At home amongst the canopies of rainforest trees, the Central American woolly opossum rarely ever ventures to the ground (4). It feeds upon both plant and animal matter, preferring fruits, but also consuming leaves, seeds, soft vegetables, insects, small vertebrates and possibly also carrion (1) (2).
The Central American woolly opossum's love for fruits of rainforest trees has led to an important relationship between the opossum and its favourite fruit trees, whereby the Central American woolly opossum acts as a seed-disperser. After ingesting the fruits of these trees, the seeds pass through its digestive tract unharmed and are dispersed when the opossum defecates in another location. The opossum’s faeces also act as fertiliser for the seeds (7). This opossum also plays a vital role as a pollinator. It is known to pollinate an understory rainforest tree it frequently visits, known as Mabea occidentalis, and is likely to also pollinate other plants on whose flowers it feeds (8).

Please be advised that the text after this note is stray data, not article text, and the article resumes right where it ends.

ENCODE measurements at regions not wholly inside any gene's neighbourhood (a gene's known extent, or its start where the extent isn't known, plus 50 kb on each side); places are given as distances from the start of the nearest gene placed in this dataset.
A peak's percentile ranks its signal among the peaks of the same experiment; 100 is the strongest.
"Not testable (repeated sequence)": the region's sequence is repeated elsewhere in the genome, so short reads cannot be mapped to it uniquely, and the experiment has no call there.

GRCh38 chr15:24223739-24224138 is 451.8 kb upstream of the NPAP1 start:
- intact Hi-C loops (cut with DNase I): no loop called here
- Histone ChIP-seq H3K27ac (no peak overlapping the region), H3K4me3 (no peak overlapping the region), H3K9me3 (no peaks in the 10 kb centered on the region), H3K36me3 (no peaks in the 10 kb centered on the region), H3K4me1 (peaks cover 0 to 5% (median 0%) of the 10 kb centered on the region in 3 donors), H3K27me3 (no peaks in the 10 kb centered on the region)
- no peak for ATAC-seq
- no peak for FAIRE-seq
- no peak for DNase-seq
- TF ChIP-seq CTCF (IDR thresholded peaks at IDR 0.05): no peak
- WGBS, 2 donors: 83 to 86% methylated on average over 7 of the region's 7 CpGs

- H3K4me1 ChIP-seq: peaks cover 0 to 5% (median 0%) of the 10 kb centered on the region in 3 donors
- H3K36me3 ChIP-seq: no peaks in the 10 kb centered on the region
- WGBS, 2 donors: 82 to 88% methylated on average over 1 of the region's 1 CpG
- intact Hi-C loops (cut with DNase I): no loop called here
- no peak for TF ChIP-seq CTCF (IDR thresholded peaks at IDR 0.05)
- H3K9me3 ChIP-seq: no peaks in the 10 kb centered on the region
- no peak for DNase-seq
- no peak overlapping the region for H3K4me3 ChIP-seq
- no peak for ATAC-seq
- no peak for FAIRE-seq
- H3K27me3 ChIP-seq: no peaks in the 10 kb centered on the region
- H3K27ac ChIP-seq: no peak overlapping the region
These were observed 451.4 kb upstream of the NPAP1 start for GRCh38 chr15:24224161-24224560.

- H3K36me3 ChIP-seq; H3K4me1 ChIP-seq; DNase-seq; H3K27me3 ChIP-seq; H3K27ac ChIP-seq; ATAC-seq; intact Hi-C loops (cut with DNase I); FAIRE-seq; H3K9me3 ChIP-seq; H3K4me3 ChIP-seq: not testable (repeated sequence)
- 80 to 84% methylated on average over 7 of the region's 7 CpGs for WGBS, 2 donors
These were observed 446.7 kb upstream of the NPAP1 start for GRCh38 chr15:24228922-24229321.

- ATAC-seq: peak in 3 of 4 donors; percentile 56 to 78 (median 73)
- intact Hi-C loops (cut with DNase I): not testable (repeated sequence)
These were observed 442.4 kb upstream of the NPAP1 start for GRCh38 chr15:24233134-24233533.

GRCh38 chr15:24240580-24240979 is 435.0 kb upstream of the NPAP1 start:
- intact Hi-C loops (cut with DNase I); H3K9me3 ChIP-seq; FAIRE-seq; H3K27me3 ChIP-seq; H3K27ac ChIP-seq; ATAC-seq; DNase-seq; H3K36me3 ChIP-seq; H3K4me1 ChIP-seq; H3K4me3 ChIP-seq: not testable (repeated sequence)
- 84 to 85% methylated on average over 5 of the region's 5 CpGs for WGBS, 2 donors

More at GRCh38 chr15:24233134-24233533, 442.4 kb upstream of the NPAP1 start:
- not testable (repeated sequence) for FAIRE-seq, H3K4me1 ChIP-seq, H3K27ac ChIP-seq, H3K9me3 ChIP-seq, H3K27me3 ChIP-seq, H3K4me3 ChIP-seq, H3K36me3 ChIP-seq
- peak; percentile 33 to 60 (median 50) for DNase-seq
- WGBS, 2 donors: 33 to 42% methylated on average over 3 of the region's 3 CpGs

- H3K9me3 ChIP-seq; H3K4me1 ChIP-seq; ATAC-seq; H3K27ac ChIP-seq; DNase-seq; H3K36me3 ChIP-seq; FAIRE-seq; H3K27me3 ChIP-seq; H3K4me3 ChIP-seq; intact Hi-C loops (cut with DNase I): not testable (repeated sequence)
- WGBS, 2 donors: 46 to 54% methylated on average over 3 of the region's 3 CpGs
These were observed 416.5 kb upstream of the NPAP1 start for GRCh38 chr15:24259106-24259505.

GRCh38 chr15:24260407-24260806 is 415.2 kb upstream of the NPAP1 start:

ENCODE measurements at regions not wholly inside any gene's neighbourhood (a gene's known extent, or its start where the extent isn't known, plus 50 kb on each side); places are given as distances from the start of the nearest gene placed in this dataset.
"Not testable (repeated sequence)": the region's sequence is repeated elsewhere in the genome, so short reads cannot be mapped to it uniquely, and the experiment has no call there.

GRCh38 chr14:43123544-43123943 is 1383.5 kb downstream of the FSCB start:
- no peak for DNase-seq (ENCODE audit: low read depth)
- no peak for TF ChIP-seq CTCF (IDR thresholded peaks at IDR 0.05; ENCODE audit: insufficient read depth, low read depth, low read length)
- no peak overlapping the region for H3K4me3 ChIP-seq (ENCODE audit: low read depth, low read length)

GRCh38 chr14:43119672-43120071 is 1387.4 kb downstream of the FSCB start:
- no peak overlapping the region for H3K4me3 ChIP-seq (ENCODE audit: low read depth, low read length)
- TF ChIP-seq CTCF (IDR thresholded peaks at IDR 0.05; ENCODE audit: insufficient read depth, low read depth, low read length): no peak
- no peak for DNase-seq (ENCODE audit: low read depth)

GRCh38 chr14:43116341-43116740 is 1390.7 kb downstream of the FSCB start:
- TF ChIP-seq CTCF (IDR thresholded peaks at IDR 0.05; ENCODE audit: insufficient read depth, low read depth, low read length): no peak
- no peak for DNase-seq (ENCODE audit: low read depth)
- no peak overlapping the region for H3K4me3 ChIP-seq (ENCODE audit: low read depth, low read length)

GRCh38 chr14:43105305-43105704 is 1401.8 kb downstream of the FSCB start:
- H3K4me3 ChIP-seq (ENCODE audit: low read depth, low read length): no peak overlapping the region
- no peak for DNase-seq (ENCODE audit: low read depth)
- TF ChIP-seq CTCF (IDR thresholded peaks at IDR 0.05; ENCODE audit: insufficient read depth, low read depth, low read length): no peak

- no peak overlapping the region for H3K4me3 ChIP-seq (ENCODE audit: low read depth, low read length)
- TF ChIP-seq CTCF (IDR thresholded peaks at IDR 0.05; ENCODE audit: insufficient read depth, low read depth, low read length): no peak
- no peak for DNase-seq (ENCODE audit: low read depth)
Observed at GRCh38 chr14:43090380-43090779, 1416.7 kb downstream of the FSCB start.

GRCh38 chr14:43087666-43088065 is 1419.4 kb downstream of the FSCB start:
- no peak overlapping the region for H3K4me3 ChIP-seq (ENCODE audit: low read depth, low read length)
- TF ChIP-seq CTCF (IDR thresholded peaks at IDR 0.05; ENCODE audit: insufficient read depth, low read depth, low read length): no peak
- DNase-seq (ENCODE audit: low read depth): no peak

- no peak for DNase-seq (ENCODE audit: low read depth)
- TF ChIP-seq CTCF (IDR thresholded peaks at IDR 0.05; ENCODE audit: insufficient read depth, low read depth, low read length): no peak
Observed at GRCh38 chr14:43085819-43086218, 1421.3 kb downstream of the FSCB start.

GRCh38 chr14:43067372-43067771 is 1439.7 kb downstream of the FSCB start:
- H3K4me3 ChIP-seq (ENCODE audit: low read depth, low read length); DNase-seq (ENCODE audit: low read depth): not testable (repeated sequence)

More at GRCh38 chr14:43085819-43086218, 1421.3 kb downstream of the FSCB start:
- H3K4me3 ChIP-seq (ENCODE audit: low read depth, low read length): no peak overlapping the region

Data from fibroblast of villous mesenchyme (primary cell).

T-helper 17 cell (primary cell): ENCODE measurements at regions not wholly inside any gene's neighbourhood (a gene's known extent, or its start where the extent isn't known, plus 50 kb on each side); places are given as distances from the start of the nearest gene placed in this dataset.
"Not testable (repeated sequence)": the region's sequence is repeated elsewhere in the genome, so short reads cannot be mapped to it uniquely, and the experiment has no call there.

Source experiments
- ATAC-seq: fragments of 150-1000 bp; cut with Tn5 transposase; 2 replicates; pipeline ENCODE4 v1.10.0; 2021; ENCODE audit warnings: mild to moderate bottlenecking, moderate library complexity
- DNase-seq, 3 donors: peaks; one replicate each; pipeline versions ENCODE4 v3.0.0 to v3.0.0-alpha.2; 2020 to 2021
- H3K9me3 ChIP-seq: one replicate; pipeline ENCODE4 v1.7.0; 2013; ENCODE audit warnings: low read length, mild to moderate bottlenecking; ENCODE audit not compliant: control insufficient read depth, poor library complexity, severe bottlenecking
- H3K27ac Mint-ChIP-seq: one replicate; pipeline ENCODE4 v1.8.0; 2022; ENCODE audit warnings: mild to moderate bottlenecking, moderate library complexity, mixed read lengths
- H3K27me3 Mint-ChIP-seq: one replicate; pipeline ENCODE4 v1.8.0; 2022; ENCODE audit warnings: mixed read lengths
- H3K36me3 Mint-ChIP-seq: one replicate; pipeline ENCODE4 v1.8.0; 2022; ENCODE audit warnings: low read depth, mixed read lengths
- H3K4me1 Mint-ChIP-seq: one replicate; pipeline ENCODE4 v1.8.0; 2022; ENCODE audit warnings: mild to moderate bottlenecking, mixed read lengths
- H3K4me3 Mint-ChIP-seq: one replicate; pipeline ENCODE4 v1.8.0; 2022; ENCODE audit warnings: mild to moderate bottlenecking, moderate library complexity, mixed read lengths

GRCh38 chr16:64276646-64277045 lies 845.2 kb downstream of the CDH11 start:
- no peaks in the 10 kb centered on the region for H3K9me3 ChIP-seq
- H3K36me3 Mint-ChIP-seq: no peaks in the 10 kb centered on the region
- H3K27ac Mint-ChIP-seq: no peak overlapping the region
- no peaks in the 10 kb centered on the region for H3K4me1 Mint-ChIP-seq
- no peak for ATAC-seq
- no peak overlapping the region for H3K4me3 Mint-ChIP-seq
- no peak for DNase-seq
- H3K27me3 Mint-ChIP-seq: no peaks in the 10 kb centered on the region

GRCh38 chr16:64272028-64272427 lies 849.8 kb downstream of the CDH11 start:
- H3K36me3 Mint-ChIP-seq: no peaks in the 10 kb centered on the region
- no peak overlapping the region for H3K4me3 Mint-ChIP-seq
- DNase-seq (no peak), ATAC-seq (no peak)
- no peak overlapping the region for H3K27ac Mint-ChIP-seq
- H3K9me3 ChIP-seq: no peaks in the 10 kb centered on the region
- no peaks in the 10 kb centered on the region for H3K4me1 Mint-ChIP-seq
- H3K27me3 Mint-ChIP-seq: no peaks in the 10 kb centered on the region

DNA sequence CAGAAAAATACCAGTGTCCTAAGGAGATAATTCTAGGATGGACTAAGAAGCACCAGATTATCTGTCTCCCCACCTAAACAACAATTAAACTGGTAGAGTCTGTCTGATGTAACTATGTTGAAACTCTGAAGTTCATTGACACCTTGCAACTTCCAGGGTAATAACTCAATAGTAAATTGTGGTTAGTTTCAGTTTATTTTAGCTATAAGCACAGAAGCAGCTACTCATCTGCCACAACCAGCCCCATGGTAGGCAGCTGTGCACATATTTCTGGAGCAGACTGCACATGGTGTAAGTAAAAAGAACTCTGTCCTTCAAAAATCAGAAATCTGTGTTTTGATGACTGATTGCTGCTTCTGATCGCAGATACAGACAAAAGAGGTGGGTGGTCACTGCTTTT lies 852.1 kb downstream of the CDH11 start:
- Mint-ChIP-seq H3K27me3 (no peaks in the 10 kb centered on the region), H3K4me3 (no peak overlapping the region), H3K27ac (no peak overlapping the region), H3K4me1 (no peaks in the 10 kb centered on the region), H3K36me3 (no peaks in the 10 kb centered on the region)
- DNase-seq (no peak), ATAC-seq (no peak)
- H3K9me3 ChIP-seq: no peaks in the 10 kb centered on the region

The Central American woolly opossum is a very shy creature, only emerging from its daytime shelter in the hollows of trees where it sleeps curled up, to forage under the cover of the dark. Due to its strictly nocturnal habits and enigmatic lifestyle, few observations of its behaviour have been made in the wild (2). In captivity, the Central American woolly opossum sets out on its nightly forage only after dark and returns to its nest before dawn. It is most active during the darkest period of the night (2).
While the Central American woolly opossum reportedly breeds during the dry season (from January to June) in most of Central America, in Nicaragua it is believed to breed year-round (2). The female Central American woolly opossum gives birth to a litter of one to six young, or ‘joeys’, and, as with all marsupials, the joeys are tiny and relatively undeveloped at birth. Yet remarkably, the joey is able to clamber and find its way unaided immediately after birth to one of its mother’s teats in her pouch where it will latch on and suckle. The joey, safe in the warmth and protection of its mother’s well-developed pouch, will suckle and complete development fuelled by the rich milk supply its mother provides (2). Both male and female Central American woolly opossums reach sexual maturity at an age of between seven to nine months (2). While the lifespan of the Central American woolly opossum in the wild is unknown, in captivity it can live up to six years of age (2).